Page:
Soho Boy, a new musical by Paul Emelion Day, follows Spencer’s search for fame, fortune and love. Spencer is a wannabe cabaret ‘chanteuse’, whose penchant for torch songs was inspired by his widowed mother’s love of Edith Piaf. In this 50-minute production, we see life through the eyes of Spencer – played by newcomer Owen Dennis – and witness the ups and downs of being a gay man in London.
This is a one-person show and almost entirely sung-through, so its success or failure lays in the hands of the performer playing Spencer. Fortunately, in Owen Dennis, they are safe hands. He shows a deft ability to move from portraying outrageous cabaret artist to vulnerable, young man coming out to his mother. This is a genuinely engaging performance, delivered with natural ease and charm. Dennis appears to be at his most comfortable in the more vulnerable, introspective elements of his narrative, which also seem to suit his expressive singing voice best.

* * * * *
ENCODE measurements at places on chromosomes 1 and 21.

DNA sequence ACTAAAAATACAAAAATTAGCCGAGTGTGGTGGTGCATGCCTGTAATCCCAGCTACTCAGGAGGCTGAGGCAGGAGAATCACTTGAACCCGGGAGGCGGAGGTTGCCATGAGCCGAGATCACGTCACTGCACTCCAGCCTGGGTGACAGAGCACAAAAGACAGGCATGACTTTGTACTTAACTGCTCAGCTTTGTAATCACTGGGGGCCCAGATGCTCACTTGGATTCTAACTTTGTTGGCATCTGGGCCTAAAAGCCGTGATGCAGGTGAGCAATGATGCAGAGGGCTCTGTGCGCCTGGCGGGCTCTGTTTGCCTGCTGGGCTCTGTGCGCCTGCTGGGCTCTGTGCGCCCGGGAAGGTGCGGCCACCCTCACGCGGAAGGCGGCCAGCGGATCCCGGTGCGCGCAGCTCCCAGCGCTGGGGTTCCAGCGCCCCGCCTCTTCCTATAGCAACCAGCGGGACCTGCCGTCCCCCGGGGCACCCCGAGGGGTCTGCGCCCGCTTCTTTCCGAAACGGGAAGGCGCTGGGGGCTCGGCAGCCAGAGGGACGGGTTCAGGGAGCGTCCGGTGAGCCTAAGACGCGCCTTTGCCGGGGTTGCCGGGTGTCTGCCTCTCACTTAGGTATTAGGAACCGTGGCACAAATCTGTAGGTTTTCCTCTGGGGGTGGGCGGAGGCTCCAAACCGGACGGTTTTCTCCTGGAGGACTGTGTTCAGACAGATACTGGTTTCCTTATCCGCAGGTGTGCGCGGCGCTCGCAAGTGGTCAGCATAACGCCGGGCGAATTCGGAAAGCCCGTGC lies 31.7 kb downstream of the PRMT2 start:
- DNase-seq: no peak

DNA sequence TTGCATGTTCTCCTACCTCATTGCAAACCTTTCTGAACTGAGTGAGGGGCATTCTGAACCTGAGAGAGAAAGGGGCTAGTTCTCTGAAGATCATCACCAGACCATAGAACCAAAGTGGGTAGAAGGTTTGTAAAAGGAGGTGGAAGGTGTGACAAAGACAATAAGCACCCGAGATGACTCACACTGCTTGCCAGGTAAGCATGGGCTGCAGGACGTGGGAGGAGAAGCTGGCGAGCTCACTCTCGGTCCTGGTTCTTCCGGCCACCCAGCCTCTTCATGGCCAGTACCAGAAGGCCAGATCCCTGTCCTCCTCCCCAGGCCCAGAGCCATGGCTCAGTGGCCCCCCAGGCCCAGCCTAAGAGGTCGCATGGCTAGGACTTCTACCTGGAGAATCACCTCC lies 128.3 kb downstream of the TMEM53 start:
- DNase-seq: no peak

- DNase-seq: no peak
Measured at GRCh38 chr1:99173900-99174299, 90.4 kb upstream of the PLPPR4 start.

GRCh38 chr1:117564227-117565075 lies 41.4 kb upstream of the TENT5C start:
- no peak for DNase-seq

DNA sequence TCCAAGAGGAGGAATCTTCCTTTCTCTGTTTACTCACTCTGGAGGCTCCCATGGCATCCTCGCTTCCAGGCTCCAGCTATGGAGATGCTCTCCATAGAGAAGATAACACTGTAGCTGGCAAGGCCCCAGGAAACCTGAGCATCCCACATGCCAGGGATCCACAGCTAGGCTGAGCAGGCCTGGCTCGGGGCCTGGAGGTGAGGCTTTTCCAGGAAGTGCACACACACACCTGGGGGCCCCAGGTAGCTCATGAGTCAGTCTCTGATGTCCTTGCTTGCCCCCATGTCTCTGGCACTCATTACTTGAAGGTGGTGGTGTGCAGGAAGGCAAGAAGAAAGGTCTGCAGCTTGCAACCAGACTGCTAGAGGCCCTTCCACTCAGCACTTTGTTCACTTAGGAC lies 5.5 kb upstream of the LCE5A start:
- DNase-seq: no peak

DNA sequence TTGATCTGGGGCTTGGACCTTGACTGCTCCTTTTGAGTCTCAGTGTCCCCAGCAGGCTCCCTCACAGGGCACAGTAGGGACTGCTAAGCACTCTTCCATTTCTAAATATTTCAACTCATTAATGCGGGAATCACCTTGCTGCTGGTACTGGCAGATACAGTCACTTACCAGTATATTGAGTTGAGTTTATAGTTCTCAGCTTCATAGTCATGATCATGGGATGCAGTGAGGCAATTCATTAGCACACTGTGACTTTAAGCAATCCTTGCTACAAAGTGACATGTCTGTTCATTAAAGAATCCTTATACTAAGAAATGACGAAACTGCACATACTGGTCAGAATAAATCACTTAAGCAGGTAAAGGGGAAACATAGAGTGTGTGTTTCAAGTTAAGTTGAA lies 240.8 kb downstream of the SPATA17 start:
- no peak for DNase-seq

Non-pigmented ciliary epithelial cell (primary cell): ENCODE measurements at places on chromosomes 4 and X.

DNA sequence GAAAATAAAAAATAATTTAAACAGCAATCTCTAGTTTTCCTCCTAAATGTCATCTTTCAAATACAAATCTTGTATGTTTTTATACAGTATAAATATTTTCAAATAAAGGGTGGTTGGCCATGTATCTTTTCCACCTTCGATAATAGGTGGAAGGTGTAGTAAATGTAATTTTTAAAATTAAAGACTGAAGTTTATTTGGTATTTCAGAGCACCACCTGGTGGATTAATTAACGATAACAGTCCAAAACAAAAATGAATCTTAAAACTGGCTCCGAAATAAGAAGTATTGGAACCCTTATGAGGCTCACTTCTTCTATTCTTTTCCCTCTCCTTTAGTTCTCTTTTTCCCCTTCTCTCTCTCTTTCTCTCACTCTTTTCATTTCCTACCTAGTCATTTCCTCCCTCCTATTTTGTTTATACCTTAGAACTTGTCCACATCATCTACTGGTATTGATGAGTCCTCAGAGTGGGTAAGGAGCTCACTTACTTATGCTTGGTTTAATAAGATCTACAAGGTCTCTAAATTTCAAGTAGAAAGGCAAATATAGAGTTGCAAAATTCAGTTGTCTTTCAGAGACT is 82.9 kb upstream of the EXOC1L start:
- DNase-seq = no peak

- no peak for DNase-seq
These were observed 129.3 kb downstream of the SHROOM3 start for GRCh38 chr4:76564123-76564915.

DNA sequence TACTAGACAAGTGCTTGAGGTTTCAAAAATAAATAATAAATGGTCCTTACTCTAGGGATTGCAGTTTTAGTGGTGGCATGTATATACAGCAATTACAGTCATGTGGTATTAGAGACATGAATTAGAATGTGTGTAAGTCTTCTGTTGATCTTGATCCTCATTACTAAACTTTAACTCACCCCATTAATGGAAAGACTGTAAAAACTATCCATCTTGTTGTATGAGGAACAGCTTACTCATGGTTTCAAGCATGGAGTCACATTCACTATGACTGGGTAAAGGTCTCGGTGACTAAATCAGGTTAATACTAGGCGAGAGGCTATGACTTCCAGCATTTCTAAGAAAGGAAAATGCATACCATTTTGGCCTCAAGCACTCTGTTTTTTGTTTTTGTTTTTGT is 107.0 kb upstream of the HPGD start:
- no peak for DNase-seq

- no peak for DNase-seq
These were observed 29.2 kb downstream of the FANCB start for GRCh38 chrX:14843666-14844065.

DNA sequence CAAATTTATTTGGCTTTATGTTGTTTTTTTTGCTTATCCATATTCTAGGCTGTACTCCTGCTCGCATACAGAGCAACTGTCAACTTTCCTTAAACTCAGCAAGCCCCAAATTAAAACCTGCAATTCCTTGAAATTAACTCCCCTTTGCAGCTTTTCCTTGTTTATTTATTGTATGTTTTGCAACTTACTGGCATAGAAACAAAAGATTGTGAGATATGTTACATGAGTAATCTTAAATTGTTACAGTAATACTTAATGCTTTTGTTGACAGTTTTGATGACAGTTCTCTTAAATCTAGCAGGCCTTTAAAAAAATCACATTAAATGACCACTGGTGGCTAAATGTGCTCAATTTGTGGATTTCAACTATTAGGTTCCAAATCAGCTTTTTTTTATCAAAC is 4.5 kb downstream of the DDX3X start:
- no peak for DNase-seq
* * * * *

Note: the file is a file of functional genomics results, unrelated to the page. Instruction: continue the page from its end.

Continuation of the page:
Under Matt Strachan’s direction, the pace never drops despite the numerous costume and location changes, masterfully enable by David Shields’ simple but effective set. And Richard Lambert’s lighting design transports us through both the safe and seedy aspects of Spencer’s life.
I’m not sure if this production of Soho Boy is the finished article. It feels as if there might be more work to do on the script and a couple of the numbers but for 50 minutes, thanks to Owen Dennis’ fine performance, I was transported to Spencer’s sometimes sad, sometimes funny but always hopeful life.